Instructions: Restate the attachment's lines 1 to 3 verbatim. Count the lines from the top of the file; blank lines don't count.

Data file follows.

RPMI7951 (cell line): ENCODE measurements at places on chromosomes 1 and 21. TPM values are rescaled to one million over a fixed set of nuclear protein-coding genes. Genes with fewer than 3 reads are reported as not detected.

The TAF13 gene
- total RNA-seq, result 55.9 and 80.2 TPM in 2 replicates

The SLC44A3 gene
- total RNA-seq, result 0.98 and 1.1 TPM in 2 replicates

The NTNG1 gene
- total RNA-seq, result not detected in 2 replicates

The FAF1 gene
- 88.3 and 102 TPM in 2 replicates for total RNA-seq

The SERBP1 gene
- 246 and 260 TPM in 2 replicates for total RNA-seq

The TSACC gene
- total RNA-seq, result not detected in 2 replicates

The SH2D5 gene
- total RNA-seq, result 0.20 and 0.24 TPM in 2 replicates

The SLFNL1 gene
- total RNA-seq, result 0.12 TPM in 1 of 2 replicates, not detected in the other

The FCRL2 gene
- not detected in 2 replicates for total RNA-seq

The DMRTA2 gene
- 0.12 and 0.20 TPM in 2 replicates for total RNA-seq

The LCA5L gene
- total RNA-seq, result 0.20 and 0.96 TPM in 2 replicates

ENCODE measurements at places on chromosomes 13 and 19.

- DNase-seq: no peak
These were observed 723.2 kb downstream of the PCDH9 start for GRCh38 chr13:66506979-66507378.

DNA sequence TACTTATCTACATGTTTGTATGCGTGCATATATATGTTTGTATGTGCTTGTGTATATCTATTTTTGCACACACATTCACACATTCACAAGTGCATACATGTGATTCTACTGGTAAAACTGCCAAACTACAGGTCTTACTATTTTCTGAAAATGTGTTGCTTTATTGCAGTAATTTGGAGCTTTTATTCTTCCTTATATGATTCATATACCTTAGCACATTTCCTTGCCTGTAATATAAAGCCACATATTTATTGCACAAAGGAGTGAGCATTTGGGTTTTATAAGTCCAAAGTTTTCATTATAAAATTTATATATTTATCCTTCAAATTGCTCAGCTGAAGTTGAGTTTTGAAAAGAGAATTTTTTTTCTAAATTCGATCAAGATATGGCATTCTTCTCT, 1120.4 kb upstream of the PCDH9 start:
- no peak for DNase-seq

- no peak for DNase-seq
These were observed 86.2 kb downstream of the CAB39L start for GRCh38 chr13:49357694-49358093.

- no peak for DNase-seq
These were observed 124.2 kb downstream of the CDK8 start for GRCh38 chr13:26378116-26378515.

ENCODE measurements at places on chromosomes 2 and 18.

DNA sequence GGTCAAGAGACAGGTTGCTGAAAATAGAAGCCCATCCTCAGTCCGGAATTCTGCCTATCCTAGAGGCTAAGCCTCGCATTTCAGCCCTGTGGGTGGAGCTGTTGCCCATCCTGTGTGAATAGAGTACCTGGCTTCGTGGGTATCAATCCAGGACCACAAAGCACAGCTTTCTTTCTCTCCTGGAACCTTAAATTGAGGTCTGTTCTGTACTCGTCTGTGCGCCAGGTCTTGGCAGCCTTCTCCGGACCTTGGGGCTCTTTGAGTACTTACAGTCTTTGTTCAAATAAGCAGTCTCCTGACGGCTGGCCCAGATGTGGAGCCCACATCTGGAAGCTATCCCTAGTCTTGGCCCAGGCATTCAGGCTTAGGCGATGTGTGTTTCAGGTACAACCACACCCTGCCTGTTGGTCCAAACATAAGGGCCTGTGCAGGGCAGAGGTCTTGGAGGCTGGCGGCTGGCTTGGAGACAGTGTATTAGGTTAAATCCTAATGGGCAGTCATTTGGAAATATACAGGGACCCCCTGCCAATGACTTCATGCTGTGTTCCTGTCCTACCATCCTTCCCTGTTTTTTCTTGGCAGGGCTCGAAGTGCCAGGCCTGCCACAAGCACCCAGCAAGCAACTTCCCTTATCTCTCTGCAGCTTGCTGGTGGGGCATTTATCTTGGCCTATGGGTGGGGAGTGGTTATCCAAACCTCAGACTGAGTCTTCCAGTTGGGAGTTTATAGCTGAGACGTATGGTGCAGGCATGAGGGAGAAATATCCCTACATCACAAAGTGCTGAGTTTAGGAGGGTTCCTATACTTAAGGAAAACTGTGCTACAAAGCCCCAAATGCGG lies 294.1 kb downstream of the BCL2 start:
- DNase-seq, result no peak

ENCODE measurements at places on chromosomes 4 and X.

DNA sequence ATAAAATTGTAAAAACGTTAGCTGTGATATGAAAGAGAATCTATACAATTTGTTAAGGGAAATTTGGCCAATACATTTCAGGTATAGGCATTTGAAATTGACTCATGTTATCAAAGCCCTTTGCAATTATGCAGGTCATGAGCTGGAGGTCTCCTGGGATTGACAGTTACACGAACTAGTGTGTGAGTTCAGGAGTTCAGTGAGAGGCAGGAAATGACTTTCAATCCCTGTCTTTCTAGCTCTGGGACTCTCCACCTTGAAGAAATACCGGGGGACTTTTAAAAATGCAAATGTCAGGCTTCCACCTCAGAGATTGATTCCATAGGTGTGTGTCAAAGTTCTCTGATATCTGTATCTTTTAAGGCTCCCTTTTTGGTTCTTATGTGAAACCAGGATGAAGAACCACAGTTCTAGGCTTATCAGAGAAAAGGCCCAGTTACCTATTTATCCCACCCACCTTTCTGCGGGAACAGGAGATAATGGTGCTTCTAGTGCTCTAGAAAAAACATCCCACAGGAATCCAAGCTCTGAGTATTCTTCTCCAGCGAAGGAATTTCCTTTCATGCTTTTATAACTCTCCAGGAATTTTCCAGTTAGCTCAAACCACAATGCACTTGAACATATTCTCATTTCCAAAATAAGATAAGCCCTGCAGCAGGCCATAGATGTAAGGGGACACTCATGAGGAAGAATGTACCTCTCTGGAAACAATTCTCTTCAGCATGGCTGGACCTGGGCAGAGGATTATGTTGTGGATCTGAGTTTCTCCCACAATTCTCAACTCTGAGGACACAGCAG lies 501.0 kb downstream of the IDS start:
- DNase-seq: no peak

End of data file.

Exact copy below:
RPMI7951 (cell line): ENCODE measurements at places on chromosomes 1 and 21. TPM values are rescaled to one million over a fixed set of nuclear protein-coding genes. Genes with fewer than 3 reads are reported as not detected.

The TAF13 gene
- total RNA-seq, result 55.9 and 80.2 TPM in 2 replicates